MarcoPogo 3 years ago

"You don't impress people by calling others out."

You just impressed me by calling out the person who called out.

trinity 3 years ago

Glad it wasn't only me who had that question.

Mike Ford 3 years ago

out where the auto gunfire and the confederacy is.....

lawslady 3 years ago

Who wrotre this headline? It reads as if the dead person is in jail. "....homicide victim being held in county jail." How about "Topekan being held in jail is linked to homicide victim."

msezdsit 3 years ago

"you don't impress anyone by calling others out" (sarcasm)

Jock Navels 3 years ago

I believe it's called a dangling modifier... 8th grade English .

Anthony Mall 3 years ago

"linked to homicide victim" how is this confusing... It's obviously not the homicide victim if the person is "linked to the victim"... seems pretty simple to me...

kernal 3 years ago

When you consider that at least one third of the American population is semi-literate, which would include problems with reading comprehension, we're lucky they don't think the victim came back to life.

lawslady 3 years ago

That part is simple. If they had stopped there the sentence would make sense. But the rest of it "being held in jail" is the phrase that is out of place. That phrase describes the Topeka person. But it is placed after the other person mentioned (Homicide victim). So that phrase is more closely associated with the 2nd person, not the first and creates a dangling modifier. I'm not a grammar natzi by any means. Just had to re-read the headline after doing a double take at first.

msezdsit 3 years ago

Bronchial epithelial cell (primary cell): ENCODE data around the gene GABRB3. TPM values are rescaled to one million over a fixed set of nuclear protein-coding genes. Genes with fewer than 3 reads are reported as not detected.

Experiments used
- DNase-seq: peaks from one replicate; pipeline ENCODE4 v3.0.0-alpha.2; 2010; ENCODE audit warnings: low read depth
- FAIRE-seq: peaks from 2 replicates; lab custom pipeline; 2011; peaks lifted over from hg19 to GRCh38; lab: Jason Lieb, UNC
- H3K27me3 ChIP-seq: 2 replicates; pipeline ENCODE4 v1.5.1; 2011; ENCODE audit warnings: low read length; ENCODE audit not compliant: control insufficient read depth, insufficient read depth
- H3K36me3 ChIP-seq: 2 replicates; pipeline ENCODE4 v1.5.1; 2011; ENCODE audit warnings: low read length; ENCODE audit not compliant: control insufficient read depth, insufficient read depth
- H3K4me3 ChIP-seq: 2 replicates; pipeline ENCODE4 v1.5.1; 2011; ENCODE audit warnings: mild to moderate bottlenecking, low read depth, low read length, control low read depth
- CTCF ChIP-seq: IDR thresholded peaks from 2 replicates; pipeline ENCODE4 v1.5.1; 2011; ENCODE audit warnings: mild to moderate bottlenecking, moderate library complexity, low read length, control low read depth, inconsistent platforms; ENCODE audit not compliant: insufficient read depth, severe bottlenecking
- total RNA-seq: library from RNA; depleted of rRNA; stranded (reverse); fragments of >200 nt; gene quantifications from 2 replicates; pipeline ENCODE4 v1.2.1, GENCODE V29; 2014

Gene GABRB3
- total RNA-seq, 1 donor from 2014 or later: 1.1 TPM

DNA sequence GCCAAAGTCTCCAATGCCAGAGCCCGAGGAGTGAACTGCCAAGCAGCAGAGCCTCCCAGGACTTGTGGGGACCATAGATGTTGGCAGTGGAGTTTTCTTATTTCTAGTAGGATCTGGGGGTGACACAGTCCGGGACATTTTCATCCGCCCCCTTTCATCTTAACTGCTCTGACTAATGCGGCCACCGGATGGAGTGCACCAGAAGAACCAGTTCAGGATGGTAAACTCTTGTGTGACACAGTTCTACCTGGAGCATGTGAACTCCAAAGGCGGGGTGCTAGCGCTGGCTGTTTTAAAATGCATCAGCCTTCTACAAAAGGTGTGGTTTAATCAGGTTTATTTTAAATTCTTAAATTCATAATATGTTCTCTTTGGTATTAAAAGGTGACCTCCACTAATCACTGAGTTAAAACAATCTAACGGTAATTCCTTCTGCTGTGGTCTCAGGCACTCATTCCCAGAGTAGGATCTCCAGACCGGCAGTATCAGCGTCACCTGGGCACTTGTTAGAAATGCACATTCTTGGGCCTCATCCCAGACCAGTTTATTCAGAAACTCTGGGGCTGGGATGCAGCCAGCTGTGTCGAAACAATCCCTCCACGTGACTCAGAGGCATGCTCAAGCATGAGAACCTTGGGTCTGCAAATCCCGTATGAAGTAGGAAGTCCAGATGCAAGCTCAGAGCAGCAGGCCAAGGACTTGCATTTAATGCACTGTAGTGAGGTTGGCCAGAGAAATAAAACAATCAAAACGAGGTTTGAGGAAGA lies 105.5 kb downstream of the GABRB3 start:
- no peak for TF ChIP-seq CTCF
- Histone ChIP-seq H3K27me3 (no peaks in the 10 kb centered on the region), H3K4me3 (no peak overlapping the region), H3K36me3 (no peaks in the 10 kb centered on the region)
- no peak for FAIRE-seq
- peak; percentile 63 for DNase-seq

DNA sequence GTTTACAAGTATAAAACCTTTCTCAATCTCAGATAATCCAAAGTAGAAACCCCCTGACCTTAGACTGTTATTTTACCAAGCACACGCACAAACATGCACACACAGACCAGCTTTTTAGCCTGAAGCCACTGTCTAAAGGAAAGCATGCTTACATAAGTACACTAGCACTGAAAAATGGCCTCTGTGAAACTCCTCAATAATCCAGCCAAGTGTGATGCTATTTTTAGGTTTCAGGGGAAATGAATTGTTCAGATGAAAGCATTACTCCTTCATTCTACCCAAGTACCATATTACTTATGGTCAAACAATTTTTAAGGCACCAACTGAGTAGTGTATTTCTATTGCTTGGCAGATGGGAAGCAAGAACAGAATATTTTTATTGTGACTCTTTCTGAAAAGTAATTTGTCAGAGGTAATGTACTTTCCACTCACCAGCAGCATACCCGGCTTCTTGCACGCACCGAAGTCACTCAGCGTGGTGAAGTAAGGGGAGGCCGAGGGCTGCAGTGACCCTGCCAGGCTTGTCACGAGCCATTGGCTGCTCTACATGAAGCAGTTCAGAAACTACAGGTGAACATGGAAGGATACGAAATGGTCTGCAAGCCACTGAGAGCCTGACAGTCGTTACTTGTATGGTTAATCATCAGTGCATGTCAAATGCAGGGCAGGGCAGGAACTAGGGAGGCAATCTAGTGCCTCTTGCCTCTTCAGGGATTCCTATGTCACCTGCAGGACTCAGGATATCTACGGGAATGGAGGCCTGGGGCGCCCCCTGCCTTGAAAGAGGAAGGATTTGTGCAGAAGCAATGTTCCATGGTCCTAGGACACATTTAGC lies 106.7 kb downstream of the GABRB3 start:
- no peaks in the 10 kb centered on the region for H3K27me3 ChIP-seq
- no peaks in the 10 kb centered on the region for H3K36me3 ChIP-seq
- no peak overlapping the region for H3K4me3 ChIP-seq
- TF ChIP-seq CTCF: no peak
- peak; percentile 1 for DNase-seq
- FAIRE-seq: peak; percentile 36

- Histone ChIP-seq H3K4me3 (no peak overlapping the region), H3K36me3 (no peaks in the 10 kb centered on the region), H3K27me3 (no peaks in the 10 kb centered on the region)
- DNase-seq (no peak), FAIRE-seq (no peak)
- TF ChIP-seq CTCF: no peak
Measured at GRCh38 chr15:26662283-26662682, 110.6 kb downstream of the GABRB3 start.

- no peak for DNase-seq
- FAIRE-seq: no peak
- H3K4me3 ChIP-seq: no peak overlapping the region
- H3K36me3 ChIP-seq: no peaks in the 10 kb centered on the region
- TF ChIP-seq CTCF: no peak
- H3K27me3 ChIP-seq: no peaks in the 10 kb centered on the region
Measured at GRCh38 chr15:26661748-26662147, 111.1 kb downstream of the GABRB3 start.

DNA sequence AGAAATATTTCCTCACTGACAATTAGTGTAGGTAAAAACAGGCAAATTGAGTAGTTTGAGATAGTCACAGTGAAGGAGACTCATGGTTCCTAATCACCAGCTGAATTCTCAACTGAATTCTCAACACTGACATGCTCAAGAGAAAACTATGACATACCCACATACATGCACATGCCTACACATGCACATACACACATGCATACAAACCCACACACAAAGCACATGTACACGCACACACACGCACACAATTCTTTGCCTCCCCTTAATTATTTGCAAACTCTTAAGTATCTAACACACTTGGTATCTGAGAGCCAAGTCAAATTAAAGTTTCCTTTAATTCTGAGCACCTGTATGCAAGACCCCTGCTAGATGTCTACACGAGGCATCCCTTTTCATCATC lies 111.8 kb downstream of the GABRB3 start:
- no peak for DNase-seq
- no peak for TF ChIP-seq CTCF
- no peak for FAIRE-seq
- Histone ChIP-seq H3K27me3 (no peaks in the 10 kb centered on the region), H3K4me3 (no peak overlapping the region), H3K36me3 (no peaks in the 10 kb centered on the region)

It is improper grammar. Rules of grammar. Sure, most people know what they meant, its just not what they said. How are you related to george.

Shane Garrett 3 years ago

I was taught, by the University of Kansas school of journalism, to write at a fifth grade reading level. I was told that was the national average reading skill level for Americans. Guess, my professor was right.

Matthew Herbert 3 years ago

I would suspect that the individual responsible for writing the story and the individual responsible for removing inappropriate comments are perhaps not the same person.

msezdsit 3 years ago

"why is removing comments more important than correcting the poorly written headline?"

usually, the ljw will correct errors and thank people (while eating a little crow in so doing) for pointing the error out. In this case, they have refused to correct the headline and removed a post for no particular reason. Maybe we can chalk this one up to george.

Alex Parker 3 years ago

Crow eaten. But the comments blaming a reporter for a confusing headline are just plain wrong, and the commenter is question has repeatedly been asked privately to ease up on his personal attacks against said reporter.

Alex Parker 3 years ago

Headlines are generally written by editors, either copy editors or an editor who is posting a story. In most cases, if an error is seen, it's fixed by whomever gets there first, whether it's an editor or the reporter who wrote the story.

In this case, posters are correct that we waited too long to fix a headline that caused some double takes.